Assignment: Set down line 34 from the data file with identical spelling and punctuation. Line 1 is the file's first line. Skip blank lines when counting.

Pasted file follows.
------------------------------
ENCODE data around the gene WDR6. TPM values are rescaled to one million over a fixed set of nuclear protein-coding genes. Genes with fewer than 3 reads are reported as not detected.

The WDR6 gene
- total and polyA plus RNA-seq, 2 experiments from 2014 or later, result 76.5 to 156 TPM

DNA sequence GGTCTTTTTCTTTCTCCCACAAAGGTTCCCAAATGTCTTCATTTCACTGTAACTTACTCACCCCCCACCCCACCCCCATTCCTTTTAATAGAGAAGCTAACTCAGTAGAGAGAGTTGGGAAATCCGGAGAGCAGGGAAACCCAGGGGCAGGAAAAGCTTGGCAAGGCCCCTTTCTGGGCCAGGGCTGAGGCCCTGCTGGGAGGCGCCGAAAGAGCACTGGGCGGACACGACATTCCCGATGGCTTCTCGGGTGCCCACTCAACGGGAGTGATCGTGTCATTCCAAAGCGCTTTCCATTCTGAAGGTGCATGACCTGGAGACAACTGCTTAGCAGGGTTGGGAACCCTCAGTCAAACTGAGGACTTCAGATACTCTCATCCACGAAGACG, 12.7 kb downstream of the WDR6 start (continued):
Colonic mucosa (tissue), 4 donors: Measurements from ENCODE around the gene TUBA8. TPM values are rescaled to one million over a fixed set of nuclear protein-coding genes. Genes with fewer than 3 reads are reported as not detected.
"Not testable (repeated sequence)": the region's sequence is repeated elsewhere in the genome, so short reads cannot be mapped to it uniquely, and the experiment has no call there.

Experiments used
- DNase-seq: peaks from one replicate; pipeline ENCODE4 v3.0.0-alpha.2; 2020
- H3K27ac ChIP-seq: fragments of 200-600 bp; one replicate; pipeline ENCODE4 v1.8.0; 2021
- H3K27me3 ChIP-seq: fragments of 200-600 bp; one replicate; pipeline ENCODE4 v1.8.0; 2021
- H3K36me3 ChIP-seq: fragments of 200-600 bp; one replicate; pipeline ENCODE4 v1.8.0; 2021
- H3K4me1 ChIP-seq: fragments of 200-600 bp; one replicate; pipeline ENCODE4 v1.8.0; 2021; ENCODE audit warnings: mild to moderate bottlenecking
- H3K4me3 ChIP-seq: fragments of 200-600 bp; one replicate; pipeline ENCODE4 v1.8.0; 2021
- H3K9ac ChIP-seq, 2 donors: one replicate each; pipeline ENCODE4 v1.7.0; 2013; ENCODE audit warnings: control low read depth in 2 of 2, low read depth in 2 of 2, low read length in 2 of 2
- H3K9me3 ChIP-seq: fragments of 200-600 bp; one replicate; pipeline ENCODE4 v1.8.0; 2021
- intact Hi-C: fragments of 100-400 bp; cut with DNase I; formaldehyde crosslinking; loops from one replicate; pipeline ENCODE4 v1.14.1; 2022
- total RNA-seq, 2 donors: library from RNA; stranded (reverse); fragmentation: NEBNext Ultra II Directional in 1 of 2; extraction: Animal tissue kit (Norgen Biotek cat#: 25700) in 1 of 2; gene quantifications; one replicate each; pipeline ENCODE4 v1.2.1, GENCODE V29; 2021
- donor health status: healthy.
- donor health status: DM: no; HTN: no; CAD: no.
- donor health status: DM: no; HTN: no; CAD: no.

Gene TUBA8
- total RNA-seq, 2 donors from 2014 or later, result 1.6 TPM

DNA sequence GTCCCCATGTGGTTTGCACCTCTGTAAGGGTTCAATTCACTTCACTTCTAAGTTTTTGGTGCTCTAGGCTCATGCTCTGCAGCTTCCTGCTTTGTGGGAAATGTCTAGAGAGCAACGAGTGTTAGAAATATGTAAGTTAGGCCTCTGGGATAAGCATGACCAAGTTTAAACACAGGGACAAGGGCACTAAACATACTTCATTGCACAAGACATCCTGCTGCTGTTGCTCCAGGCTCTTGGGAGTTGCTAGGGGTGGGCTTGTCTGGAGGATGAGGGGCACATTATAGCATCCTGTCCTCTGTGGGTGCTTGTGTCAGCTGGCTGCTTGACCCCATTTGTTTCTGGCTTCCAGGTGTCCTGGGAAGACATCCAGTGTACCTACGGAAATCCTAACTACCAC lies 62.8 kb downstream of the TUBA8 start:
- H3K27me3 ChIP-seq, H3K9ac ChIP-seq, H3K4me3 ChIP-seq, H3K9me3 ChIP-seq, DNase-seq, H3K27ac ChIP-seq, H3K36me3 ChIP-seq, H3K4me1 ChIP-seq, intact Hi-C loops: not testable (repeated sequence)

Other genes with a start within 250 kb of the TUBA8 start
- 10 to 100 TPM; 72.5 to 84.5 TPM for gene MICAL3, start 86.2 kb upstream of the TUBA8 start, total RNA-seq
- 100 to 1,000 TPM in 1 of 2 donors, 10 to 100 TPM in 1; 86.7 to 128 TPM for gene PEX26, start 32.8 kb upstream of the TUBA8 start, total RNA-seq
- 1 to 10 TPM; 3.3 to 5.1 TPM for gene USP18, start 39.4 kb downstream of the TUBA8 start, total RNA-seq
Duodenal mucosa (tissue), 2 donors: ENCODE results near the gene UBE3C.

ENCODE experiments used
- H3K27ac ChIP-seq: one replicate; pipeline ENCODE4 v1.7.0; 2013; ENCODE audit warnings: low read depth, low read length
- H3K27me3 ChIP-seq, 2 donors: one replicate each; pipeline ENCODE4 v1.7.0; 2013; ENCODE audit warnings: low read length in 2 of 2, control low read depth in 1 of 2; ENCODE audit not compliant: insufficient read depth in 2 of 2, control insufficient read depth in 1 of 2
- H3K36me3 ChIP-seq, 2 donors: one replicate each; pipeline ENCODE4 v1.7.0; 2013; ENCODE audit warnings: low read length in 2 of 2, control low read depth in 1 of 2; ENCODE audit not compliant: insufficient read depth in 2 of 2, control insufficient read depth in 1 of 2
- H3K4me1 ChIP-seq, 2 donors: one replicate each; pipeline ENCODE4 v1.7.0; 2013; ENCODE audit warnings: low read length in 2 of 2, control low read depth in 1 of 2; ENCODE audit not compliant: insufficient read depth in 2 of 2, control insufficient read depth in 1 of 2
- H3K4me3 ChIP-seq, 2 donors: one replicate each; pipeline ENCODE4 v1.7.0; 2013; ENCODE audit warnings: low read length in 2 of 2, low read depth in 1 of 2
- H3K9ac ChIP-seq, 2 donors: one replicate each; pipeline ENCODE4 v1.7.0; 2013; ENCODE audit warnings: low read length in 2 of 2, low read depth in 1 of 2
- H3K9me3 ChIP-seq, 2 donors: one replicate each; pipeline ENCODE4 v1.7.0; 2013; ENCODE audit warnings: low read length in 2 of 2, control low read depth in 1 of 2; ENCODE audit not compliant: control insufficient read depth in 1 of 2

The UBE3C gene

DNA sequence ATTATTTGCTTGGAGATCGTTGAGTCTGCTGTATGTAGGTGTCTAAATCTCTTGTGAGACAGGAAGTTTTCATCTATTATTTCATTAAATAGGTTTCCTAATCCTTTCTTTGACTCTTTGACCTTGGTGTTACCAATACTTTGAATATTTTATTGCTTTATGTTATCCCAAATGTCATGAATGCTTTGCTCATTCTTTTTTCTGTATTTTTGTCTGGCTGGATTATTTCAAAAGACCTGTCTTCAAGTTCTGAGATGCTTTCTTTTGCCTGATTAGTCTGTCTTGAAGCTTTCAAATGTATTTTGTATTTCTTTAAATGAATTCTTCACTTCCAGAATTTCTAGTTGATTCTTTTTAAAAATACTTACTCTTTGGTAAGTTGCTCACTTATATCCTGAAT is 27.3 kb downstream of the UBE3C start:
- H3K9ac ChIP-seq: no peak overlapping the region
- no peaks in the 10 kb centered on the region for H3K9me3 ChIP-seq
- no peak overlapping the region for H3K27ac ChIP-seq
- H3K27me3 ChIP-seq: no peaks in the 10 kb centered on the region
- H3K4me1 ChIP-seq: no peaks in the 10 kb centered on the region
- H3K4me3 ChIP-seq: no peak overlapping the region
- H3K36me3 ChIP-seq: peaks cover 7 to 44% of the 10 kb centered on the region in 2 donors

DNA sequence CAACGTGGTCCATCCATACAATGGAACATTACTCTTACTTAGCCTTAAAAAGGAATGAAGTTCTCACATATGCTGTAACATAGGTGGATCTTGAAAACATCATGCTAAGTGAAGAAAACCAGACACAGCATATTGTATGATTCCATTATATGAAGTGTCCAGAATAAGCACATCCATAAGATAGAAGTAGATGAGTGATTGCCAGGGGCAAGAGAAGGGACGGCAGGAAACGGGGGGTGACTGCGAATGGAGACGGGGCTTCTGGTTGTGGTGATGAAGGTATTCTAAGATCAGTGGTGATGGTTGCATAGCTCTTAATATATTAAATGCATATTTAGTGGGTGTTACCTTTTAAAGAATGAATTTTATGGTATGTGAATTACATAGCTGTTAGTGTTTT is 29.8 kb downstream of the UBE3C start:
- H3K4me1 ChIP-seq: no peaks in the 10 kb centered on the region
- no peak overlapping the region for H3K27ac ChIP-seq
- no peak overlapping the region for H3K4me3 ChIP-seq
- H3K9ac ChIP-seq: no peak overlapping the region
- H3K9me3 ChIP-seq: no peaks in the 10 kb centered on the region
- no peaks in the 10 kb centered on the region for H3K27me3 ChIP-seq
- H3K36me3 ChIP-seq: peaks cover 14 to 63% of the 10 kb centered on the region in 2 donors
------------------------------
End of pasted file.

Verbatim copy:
- H3K4me1 ChIP-seq, 2 donors: one replicate each; pipeline ENCODE4 v1.7.0; 2013; ENCODE audit warnings: low read length in 2 of 2, control low read depth in 1 of 2; ENCODE audit not compliant: insufficient read depth in 2 of 2, control insufficient read depth in 1 of 2